About Errol Lloyd

Errol Lloyd (b. 1943, Jamaica) is an artist, writer, art critic, editor and arts administrator. Since the 1960s he has been based in London, to which he originally travelled to study law. Now well known as a book illustrator, he was runner-up for the Kate Greenaway Medal in 1973 for his work on My Brother Sean by Petronella Breinburg. A central figure in the Caribbean Artists Movement (CAM) in 1966, he went on to produce book jackets, greetings cards and other material for London’s Black-owned publishing companies including New Beacon Books, Bogle-L’Ouverture Publications and Allison & Busby. He also served as an editor of the Minorities’ Arts Advisory Service (MAAS) magazine, Artrage, and his young adult novel Many Rivers (1995) was nominated for the Carnegie Medal.

About John Lyons

A painter and prize-winning poet, John Lyons (b.1933,Trinidad) moved to London to study at Goldsmiths’ College School of Art and Design (1959-64) and at the University of Newcastle upon Tyne (1964-65). Trinidadian myths, folklore and Carnival are recurring themes in Lyons’ work as seen in ‘Caribbean Connections’ at Islington Arts Factory (1995), his major touring solo exhibition, ‘Behind the Carnival’ at Huddersfield Art Gallery (1992-94) and Edison Galerie, The Hague (1982); and ‘Mythopoeia’, a touring solo exhibition at Wrexham Art Centre Gallery (1997). From 1979 to 2019 Lyons exhibited in numerous group exhibitions. From 1998-2004 he was co-founder and Director of the Hourglass Studio Gallery, which included an arts education charity-funded branch in West Yorkshire. He has also been active in many art organisations, including as a selector for the exhibitions, ‘Double Vision’ at Cartwright Hall, Bradford (1987) and most notably, Denzil Forrester’s ‘Dub Transition’ at the Harris Museum and Art Gallery, Preston (1991). As a poet he has published seven collections and has contributed to numerous anthologies. In 2016 his collection for children, Dancing in The Rain, was shortlisted for the CLIPPA award given by Clpe (Centre for Literacy in Primary Education). In 2022, he served as a judge for that same award. Lyons has also written published critical texts on the work of other artists. For his contributions to the arts, he was awarded The WindRush Arts Achievement Award in 2003, sponsored by the Arts Council.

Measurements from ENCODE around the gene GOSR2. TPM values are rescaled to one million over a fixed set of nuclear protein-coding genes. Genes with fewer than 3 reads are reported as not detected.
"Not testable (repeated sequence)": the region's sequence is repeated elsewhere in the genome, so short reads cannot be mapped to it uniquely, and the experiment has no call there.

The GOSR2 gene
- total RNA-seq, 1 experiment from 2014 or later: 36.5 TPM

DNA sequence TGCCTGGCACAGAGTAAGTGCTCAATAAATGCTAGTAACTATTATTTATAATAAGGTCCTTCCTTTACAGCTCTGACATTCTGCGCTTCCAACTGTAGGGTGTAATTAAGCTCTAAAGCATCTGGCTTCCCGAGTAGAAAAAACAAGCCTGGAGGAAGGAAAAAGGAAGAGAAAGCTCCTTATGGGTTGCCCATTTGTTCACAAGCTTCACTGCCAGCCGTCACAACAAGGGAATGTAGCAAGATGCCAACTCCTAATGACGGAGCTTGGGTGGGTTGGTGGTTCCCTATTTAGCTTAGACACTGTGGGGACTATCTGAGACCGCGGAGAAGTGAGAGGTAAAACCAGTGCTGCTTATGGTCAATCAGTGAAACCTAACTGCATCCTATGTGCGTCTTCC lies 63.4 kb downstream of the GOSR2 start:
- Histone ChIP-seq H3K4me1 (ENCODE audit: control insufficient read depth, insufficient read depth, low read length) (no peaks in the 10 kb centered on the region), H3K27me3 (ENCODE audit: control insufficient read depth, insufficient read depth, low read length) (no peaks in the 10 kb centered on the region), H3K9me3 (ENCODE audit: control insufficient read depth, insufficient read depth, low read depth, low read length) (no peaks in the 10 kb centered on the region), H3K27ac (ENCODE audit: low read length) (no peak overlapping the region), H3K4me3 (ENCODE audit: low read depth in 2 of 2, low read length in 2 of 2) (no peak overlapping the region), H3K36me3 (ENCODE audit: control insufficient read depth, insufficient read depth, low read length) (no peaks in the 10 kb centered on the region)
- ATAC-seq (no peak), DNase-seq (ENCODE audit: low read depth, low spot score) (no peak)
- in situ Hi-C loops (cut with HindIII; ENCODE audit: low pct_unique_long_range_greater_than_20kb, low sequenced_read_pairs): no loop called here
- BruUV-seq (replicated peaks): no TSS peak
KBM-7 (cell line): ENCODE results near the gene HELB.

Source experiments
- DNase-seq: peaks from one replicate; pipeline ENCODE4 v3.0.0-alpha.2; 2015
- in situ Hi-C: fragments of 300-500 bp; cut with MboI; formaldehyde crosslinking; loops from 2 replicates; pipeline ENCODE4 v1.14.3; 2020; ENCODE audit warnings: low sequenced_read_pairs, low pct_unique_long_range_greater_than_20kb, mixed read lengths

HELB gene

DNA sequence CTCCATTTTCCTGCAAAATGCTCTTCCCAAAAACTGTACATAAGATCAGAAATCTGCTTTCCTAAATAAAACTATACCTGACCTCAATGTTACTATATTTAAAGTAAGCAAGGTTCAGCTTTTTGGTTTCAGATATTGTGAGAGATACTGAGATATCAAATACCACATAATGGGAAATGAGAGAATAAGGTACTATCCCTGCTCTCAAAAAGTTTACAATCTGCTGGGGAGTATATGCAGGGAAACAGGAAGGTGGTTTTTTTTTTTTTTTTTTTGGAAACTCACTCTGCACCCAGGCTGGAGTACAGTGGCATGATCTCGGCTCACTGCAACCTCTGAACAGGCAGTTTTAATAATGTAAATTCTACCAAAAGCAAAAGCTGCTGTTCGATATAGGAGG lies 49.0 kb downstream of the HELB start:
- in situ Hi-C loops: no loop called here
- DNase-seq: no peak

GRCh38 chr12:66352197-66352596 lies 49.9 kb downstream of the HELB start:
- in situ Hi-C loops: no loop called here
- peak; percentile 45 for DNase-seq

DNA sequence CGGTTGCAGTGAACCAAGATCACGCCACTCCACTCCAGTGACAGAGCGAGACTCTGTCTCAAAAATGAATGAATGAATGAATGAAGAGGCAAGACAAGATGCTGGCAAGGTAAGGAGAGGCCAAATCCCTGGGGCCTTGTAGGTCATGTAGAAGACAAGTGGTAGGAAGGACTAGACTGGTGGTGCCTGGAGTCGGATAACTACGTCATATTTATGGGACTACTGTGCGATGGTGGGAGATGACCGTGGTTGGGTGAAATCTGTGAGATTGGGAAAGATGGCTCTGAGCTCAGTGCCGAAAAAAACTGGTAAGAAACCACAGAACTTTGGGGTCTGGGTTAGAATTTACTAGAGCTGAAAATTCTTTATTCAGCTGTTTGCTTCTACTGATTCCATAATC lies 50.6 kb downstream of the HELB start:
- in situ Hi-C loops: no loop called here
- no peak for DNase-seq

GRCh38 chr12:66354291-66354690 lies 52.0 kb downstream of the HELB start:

Access

The galleries on the ground floor are wheelchair accessible. They can be physically accessed from the entrance area by steps or a ramp. There is a lift up to the Edlis Neeson Research Space.

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Facilities

  • Accessibility Guide
  • Air conditioned
  • Cloakroom facilities
  • Disabled Accessibility
  • Facilities for Disabled Guests
  • Restaurant

Accessibility Facilities

  • Accessibility Guide
  • Assistance dogs welcome
  • Dementia friendly resources
  • Designated wheelchair public toilet
  • Induction loops
  • Staff available to assist
  • Wheel chair accessible
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Did you know?

Bringing the river to life in raucous style each June, ‘The Bumps’ are a chaotic series of rowing races. In this Cambridge tradition, which dates back to the early 19th Century, boats set out in single file and must catch and touch, or ‘bump’, the boat ahead without being caught by the rowers on their tail.